I would not have chosen all of these people to be friends with in other circumstances. We come from different backgrounds and have different interests. Frankly, very often we drive each other nuts with our differences of opinion or strong personalities. But living and, in some cases, raising our kids together has given us a sense of common purpose and understanding. If everything was to go to heck in a handbasket tomorrow, I couldn't choose a finer group of people to get through it with.


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RE: Totally OT: a rant about neighbors

We are ones that are not close to our neighbors. We wave and stop to talk on occasion but don't usually invite anyone over. In the past, we had one incident with an alcoholic neighbor that wanted to pick a fight with us. Luckily we were renting at the time and could just move when the situation become too hostile. I don't ever want to be in a position again where I don't feel comfortable in my own home.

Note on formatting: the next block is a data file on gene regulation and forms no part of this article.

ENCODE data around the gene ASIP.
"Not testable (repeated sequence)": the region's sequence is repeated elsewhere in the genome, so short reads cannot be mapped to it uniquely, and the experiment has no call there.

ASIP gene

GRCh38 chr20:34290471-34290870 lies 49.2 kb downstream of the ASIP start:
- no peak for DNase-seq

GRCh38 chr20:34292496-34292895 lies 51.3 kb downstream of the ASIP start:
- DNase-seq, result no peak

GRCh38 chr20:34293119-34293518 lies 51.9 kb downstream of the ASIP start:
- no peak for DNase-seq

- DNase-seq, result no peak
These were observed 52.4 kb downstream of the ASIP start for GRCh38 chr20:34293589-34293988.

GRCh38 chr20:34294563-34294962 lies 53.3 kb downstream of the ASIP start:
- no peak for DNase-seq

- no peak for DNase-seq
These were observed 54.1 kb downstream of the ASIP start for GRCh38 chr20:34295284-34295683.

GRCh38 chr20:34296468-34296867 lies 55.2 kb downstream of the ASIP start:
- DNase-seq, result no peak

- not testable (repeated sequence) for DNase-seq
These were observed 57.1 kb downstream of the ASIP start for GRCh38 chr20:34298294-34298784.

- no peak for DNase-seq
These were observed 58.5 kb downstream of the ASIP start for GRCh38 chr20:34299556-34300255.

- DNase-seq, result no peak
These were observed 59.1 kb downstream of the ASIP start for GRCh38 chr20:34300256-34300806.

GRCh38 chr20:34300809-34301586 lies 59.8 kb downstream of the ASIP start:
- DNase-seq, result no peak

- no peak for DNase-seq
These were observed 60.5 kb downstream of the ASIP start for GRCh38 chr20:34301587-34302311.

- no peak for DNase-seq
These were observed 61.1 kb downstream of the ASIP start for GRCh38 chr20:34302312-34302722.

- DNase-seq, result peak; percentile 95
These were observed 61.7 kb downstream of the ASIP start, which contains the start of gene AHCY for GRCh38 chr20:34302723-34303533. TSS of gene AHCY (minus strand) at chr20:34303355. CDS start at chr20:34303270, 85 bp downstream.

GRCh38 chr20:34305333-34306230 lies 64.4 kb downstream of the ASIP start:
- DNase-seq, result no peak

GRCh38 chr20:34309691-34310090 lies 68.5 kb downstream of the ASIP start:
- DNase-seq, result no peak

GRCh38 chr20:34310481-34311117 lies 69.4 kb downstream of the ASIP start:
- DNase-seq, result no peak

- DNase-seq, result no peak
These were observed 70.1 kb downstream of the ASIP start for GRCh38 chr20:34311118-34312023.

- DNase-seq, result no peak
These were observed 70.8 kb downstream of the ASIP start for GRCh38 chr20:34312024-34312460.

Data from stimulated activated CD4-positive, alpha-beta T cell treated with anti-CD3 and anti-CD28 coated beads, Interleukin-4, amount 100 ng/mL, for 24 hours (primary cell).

We have noticed that the neighbors that do get friendly usually have a one-sided relationship--one party becomes a "user." We have noticed our neighbor's children knocking on their "friends" door at 6:30 in the morning in their underwear. The friends then became responsible for someone else's child until the parents came around to look for him. The neighbors also use the "friend's" car everytime they need to take theirs to the shop even though they are a two car home. The neighbor routinely goes to get the "friend" when he needs home maintenance done because he apparently can't do even the simplest of tasks (like taping cardboard over a broken window). The list just goes on and on. I don't need friends like that. We'll wave and be friendly and discuss the weather, but don't use me as your free babysitter, free handyman, free mechanic, etc.

We also don't always share the same lifestyle. My immediate neighbors are a younger couple and frequently invited us over to their yard in the evenings for drinks. We are lightweights when it comes to drinking and really don't imbibe during the week because we'll fall asleep. After begging off over and over they finally stopped asking. We're still friendly and wave over the fence and exchange pleasantries, but I don't want to be anyone's daily drinking buddy.

And we are kind of anti-social--I'll admit it. Friendly, but anti-social. We did bring a bottle of wine to the young neighbors when they moved in after we saw they were drinkers.